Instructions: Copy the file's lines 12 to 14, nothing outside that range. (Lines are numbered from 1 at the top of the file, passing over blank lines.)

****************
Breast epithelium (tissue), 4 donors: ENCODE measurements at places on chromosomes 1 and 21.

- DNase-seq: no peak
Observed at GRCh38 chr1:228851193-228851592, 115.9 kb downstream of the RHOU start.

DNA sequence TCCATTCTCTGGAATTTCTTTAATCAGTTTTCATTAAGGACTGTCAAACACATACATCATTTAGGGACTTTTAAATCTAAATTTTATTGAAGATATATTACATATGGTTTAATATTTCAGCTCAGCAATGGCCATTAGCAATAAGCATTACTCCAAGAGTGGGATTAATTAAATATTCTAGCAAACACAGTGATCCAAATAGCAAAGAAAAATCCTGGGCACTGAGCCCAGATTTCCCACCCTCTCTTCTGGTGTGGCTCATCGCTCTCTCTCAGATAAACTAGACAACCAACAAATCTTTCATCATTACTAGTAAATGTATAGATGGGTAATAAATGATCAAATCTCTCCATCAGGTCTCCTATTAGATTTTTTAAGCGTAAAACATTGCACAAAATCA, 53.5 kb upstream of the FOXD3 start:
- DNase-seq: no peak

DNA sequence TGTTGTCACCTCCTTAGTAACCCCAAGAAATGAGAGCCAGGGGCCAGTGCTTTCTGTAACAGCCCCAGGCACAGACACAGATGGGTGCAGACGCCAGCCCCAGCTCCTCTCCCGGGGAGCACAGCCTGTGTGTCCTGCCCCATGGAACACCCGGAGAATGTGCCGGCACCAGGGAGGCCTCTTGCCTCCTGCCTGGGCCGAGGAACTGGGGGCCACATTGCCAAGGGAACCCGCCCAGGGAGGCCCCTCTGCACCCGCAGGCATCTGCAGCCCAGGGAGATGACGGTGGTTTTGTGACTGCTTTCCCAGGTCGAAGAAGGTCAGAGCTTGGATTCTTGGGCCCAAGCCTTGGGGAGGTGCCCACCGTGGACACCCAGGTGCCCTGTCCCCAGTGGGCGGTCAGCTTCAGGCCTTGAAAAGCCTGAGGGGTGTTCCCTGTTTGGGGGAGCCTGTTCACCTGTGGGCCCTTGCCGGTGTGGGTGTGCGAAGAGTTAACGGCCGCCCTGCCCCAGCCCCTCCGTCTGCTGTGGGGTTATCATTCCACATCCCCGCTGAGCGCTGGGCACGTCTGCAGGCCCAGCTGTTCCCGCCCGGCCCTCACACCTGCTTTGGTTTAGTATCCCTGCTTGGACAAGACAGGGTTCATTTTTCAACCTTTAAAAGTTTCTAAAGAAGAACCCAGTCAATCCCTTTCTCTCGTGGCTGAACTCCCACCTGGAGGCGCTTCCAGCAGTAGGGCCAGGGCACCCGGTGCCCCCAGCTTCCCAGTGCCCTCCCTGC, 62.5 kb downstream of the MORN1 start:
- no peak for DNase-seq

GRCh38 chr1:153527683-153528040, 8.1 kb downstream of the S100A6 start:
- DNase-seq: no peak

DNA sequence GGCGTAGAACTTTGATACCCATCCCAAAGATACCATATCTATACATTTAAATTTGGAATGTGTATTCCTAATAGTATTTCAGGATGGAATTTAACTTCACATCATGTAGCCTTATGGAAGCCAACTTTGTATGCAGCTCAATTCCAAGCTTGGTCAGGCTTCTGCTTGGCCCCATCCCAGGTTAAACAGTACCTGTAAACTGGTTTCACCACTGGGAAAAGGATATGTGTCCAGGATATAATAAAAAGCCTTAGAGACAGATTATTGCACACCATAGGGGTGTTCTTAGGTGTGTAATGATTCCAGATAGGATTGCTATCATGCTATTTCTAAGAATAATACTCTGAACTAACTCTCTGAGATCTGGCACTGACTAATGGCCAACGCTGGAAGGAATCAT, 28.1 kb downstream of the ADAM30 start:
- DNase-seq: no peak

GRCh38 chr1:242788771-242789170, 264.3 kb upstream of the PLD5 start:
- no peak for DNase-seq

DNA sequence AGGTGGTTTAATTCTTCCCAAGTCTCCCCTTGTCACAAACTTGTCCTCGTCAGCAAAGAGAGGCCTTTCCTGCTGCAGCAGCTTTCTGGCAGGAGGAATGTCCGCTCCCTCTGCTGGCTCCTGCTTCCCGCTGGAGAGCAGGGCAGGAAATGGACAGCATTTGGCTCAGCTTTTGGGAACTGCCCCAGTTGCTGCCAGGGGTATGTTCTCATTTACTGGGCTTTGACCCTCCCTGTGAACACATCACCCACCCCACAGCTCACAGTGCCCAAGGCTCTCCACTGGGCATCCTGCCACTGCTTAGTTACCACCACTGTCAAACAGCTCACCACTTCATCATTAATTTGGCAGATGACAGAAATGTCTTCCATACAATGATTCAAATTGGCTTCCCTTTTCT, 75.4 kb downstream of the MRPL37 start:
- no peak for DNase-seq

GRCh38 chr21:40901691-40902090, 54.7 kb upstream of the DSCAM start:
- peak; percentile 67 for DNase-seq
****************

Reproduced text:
GRCh38 chr1:242788771-242789170, 264.3 kb upstream of the PLD5 start:
- no peak for DNase-seq

DNA sequence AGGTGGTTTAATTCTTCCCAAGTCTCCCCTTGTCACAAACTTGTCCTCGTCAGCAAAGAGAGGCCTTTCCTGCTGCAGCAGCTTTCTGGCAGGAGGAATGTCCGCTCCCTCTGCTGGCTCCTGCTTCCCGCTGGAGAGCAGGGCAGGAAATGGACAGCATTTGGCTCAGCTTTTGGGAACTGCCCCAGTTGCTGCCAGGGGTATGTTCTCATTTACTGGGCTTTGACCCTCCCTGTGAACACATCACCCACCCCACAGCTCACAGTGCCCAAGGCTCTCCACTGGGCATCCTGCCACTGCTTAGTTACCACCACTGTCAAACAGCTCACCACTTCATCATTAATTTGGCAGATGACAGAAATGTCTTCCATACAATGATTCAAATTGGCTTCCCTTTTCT, 75.4 kb downstream of the MRPL37 start: